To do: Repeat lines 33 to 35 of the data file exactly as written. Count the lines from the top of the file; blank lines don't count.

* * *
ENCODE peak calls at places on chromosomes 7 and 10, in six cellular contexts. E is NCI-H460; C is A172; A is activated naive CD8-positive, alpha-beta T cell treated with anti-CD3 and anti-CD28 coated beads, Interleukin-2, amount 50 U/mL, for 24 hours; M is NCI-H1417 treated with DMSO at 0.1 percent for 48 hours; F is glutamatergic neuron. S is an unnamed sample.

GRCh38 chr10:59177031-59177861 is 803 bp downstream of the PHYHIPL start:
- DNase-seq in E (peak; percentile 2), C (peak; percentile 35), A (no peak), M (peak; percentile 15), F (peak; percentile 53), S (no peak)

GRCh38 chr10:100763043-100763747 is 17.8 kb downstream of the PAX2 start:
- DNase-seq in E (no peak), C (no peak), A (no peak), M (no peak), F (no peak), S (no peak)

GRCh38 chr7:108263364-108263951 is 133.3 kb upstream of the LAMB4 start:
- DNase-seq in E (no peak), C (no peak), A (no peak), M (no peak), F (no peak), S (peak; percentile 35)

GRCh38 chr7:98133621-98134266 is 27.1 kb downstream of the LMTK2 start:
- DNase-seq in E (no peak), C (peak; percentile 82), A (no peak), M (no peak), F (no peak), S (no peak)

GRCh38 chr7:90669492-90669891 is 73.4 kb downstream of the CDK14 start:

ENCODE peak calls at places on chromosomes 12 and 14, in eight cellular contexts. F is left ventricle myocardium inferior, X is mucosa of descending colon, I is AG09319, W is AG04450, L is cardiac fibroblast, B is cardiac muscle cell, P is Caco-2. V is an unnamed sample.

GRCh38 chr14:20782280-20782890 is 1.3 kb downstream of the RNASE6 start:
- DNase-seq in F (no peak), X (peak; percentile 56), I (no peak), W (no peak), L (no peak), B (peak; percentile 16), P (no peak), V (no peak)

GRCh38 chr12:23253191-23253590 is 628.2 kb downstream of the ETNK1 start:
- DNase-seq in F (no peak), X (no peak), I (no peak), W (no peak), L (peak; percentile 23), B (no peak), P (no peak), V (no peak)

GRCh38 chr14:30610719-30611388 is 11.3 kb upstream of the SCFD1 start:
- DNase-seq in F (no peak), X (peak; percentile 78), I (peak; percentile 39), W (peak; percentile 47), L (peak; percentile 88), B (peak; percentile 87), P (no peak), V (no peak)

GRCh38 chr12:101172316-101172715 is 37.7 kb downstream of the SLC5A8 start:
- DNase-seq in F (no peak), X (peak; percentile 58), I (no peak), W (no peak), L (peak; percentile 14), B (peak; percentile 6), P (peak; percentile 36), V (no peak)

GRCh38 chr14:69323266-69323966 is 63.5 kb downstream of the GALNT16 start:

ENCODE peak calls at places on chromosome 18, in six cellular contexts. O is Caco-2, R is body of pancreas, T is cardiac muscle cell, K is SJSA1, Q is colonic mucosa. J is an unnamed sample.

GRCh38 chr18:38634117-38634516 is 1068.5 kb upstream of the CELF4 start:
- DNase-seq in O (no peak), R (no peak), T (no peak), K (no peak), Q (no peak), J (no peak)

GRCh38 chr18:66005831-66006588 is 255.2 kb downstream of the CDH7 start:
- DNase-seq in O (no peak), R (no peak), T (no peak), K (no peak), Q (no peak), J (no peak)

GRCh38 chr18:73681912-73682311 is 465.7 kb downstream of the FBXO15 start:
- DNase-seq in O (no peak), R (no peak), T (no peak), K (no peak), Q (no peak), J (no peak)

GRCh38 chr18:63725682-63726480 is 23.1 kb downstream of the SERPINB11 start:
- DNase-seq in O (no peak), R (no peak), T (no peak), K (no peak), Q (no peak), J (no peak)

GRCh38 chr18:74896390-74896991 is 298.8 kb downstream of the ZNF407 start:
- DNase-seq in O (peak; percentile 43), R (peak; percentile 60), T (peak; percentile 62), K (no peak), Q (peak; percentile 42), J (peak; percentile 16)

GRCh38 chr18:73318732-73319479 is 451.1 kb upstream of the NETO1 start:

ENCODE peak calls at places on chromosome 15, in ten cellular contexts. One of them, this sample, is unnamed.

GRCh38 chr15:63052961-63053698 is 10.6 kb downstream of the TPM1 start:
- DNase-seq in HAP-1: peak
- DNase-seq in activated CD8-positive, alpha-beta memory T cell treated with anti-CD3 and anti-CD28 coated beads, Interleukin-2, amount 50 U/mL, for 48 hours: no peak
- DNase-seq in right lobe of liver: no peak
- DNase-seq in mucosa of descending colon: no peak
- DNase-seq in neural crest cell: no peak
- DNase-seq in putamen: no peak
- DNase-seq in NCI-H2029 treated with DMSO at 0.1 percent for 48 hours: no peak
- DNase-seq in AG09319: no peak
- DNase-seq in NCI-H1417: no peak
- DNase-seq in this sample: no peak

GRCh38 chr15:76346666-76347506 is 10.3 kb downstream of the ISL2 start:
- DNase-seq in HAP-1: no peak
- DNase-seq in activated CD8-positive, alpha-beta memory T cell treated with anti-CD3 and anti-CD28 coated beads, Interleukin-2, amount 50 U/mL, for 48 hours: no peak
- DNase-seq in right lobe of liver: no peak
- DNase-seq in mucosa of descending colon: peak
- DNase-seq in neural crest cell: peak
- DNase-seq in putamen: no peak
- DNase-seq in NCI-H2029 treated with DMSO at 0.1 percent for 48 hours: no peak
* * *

ENCODE peak calls at places on chromosome 15, in ten cellular contexts. One of them, this sample, is unnamed.

GRCh38 chr15:63052961-63053698 is 10.6 kb downstream of the TPM1 start:
- DNase-seq in HAP-1: peak